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Food Fundamentals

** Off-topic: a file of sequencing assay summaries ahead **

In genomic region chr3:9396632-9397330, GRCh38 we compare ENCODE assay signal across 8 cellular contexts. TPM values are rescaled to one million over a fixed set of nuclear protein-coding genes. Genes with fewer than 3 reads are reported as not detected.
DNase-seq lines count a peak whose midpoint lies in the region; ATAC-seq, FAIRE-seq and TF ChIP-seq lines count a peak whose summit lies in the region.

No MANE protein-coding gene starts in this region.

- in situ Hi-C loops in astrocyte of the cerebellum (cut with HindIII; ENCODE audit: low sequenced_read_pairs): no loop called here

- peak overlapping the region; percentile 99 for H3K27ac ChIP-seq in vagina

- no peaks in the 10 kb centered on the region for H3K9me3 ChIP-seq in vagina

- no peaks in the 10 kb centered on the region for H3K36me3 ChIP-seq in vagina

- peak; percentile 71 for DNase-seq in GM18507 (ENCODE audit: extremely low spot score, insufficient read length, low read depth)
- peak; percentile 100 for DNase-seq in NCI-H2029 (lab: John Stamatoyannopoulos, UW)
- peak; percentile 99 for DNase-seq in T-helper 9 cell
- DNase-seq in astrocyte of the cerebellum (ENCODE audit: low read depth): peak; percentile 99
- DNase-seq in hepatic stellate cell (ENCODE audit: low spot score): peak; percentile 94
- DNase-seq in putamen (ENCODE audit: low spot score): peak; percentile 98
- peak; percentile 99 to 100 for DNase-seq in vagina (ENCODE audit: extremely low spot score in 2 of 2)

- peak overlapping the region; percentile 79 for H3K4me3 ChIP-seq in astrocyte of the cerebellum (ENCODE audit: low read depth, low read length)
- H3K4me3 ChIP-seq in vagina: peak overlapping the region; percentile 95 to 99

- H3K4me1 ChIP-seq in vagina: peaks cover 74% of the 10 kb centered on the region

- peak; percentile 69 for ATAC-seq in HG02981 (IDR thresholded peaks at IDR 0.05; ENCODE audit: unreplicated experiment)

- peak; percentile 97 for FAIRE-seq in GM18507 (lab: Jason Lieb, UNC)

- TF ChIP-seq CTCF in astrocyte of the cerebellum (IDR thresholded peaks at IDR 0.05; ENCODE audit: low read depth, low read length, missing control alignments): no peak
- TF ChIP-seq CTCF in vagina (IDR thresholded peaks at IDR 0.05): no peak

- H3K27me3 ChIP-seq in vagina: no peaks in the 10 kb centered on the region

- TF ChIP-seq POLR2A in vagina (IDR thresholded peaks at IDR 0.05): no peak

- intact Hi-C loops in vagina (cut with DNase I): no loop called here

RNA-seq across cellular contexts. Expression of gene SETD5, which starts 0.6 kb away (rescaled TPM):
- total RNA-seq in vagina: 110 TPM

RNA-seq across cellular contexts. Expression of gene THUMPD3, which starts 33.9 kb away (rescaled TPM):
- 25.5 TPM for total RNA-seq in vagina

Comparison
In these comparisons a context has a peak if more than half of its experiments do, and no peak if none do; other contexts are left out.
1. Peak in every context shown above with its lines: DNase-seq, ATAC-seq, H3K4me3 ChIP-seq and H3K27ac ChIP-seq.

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Canning was developed in the 16th century by Nicolas Appert, French military personnel and was identified as the main method of preventing the growth of microorganisms in foods. As a process that seeks to add value to peas and increase their shelf life, canning has grown in industrial application especially as a way of preserving peas. This is also attributed to the increased public concern on the dangers presented by botulism on low acid vegetables which are poorly preserved (Schafer, 2010). This paper will evaluate the process of canning peas to help highlight the value addition steps that are necessary for the final production of peas. In doing this, the paper will evaluate the production and processing methods of canning peas in Australia, the manufacturing practices and regulations and in the country and the quality control measures of the process. The nutritional value of canned peas will also be discussed in comparison with other forms of peas and vegetables that have not undergone this process. Production and processing of canned peas The major need that necessitates processing of vegetables like peas is the need to preserve them in stable and non perishable states for a longer period of time. The processes of canning destroy all microorganisms in the food thus preventing the possibility of recontamination which may result into health risks. The pea canning process involves a number of steps which are customized to suit this kind of vegetables and this differentiates it from other processes (NHRMC, 2012). As bean like products that have pods, the pea’s preparation steps involve the coring step to remove the peas from the pods before they can be prepared for canning. After the peas have actually been obtained, the next step involves cleaning, sorting and stocking in pots or cans from where the packaging will actually be done. Salt is then added to help enhance the flavour of the peas, even though this procedure is not necessary as this process adds no value to the food processing step. Standard canning jars which represent different market values are then filled with the canned peas. These jars should be properly cleaned if they are reuse can to eliminate recontamination after filling. With pressure canning, sterile jars are not used as the process of canning will eliminate any present microorganism. To increase the nutritional value of the canned peas, fresh vegetables at the peak of eating quality should be used (Nistor, Hodosan, Bahacio, and Vilau, 2010). Before the actual canning process, the canner and pressure gauges should be checked to ensure that it tally with monitoring and evaluation requirements of the process. Once the cans are ready, 2-4 inches of boiling water is placed at the bottom of the pressure canner which are then placed strategically in racks to allow steam to freely flow across all the jars. The provision for ventilation for around 10 minutes provides time for the escape of any trapped air in the scanner. Air trapped in the canner causes under-processing at lower temperatures which increase the susceptibility of the canned food to microorganisms. Once the process is completed, the jars are removed from the canners and placed in an upright position on a towel or a rack which is placed away from the drafts. After the cooling process is effectively completed, the integrity of the seals should be checke